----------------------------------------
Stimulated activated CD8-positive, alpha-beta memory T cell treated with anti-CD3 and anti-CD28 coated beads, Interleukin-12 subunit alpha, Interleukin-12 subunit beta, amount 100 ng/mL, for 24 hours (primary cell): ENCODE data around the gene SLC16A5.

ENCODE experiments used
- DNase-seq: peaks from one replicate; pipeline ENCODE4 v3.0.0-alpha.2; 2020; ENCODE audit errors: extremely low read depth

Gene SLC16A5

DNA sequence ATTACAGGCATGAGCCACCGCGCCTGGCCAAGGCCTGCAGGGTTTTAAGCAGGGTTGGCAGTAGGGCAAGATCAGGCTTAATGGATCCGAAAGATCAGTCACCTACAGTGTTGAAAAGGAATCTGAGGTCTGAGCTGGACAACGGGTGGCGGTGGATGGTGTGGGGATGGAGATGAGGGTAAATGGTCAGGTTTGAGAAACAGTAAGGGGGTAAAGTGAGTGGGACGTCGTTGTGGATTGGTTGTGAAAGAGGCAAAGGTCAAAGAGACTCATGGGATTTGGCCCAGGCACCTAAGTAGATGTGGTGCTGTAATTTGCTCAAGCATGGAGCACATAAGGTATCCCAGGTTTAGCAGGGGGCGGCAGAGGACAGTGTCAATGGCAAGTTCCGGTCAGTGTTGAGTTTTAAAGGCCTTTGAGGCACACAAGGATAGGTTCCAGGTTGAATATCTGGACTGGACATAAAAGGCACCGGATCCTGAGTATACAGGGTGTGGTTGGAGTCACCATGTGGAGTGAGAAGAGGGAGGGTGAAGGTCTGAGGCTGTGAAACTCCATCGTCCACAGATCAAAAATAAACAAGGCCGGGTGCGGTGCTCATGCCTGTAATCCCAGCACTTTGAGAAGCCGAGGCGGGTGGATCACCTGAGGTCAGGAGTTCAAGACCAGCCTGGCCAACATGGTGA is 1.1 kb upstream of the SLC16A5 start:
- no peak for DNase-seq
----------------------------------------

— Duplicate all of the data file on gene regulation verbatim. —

Stimulated activated CD8-positive, alpha-beta memory T cell treated with anti-CD3 and anti-CD28 coated beads, Interleukin-12 subunit alpha, Interleukin-12 subunit beta, amount 100 ng/mL, for 24 hours (primary cell): ENCODE data around the gene SLC16A5.

ENCODE experiments used
- DNase-seq: peaks from one replicate; pipeline ENCODE4 v3.0.0-alpha.2; 2020; ENCODE audit errors: extremely low read depth

Gene SLC16A5

DNA sequence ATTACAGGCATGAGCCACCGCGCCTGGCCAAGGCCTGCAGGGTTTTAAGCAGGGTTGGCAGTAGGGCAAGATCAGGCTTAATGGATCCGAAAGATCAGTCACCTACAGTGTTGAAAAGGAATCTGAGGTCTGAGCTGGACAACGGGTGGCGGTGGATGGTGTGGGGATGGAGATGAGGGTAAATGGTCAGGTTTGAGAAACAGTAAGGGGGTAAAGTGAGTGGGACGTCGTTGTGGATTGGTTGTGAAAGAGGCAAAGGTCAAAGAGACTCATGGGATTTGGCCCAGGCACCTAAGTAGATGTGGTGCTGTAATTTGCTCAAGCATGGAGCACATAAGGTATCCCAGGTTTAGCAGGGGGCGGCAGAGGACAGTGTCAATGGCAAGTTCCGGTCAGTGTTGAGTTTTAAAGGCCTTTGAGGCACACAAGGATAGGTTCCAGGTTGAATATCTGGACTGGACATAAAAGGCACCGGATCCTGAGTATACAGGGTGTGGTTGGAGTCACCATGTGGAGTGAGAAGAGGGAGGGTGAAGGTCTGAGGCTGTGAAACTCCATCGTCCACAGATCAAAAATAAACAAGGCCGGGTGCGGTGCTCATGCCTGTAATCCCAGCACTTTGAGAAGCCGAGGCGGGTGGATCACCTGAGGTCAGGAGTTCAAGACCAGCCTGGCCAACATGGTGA is 1.1 kb upstream of the SLC16A5 start:
- no peak for DNase-seq